Every node has at least one non-reticulate child. This restriction makes sure that there are no "invisible nodes", i.e. nodes from which all paths end up in reticulations. As a result, this restriction makes many computational problems more tractable and mathematical reasoning easier. For example, consider the basic Tree Containment problem, i.e. given a phylogenetic network and a phylogenetic tree, decide if the network displays the tree, see [8]. This problem was shown to be tractable for tree-child networks, while it is NP-hard for most other classes of networks (time-consistent, tree-sibling, regular). This seems important because if it is already hard to tell if a given tree is in a given network, then it seems  a daunting task to try to build networks of that class from any kind of data.

It should be noted that there is of course no guarantee that "real" evolutionary histories are tree-child. In fact, simulation studies show that only under very low recombination rates one can expect tree-child networks [1][2].

Figure 2: A network that is not tree-child. The red node does not have a non-reticulate child.

Every reticulate node has at least one non-reticulate sibling. Originally introduced by Cardona, Llabrés, Rosselló and Valiente who write "Biologically, this condition means that for each of the reticulation events, at least one of the species involved in it has also some descendant through mutation" and showed that networks can efficiently be compared (with a polynomial-time computable metric) if they are both tree-sibling and time-consistent.

An advantage of the class of tree-sibling networks is that it is much larger than the class of tree-child networks. If a reticulation has no non-reticulate siblings, then its parents have no non-reticulate children. Hence, every tree-child network is tree-sibling. However, it can easily be seen that there are many tree-sibling networks that are not tree-child. Computationally, the tree-sibling restriction does not seem to help as much as the tree-child restriction. Again, there is no guarantee that the "real" network is tree-sibling, but it might be more likely, see [1][2].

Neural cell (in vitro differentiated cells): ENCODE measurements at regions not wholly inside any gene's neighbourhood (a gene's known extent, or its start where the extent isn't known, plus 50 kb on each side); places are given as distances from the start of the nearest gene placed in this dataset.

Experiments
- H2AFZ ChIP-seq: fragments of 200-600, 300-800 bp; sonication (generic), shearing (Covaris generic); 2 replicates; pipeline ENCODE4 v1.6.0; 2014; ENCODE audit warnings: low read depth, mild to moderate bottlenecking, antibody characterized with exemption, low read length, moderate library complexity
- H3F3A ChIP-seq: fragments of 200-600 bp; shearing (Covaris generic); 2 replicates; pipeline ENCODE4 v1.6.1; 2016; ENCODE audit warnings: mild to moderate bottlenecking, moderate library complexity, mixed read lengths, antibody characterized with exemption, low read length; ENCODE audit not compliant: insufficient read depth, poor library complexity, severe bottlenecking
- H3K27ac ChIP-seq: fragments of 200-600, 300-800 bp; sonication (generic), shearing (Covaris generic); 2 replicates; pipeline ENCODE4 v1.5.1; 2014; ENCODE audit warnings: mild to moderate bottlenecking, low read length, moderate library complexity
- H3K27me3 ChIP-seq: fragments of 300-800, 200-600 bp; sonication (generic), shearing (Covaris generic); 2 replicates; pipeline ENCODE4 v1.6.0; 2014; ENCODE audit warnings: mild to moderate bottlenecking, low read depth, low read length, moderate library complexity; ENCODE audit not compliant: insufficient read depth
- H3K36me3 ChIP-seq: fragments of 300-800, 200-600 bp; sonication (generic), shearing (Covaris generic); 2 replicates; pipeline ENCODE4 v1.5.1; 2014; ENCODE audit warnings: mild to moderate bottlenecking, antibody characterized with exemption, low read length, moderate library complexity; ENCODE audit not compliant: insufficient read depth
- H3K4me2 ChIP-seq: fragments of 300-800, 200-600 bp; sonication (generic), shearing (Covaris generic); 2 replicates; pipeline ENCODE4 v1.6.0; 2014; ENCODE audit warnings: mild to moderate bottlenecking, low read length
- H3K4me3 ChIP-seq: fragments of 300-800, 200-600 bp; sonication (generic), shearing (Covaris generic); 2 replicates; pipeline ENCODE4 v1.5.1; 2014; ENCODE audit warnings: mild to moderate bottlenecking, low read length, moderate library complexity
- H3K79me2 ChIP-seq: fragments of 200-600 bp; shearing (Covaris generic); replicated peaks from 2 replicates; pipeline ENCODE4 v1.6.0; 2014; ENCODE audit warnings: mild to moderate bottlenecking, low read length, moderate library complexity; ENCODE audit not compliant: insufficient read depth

Figure 3: A network that is not tree-sibling (the red node does not have a non-reticulate sibling).

From every reticulation node there is a path to some leaf or cut-arc (a branch whose removal disconnects the network) such that this path does not pass through any reticulations. This is another attempt to weaken the tree-child restriction, thus obtaining a larger class of networks for which many computational problems are still tractable. It is incomparable with tree-sibling (a reticulation-visible network does not have to be tree-sibling and vice versa) but this class clearly contains the class of tree-child networks, and in fact is much larger. It does not forbid all invisible nodes, but just invisible reticulation nodes. It has been shown in the book by Huson, Rupp and Scornavacca that the so-called Cluster Containment problem becomes tractable for reticulation-visible networks. If the same is the case for the Tree Containment problem is still an open question.

Figure 4: A network that is not reticulation-visible. The red reticulation node is not "visible".

Galled trees
All reticulation cycles are disjoint. Introduced by  Gusfield, Eddhu and Langley [6] although studied before under different names. Makes computational problems much easier but seems biologically unrealistic. On the other hand, galled trees could have a future in the context of data-display networks, by using the galls to show where the reticulate activity is in the network, rather than claiming that each gall represents exactly one reticulation event.

Galled networks
Each arc leaving a reticulation node is a cut-arc. Introduced by Huson and Klöpper [7] (who gave a different but equivalent definition) as a generalization of galled trees, giving a fast algorithm for constructing galled networks from clusters. Hasn't been studied much since. (Be aware that there is also an article using "galled network" as an alternative term for galled tree.)

Figure 5: A network that is not a galled network. The red arc leaves a reticulation node but is not a cut-arc.

Level-k (not a restriction, but a measurement)
Also a generalization of galled trees (which are basically level-1 networks). Every network is a level-k network for some k. Hence, “level-k” should not really be viewed as a topological restriction, but rather as a measure of how “tangled” (intensely concentrated) the islands of reticulation are in the network. The higher k is, the more tangled the network is; level-0 networks are simply trees. For more information, see a previous blog. Other proposed measurements of tangledness include k-nested, r-reticulation and depth-k.

Regular and normal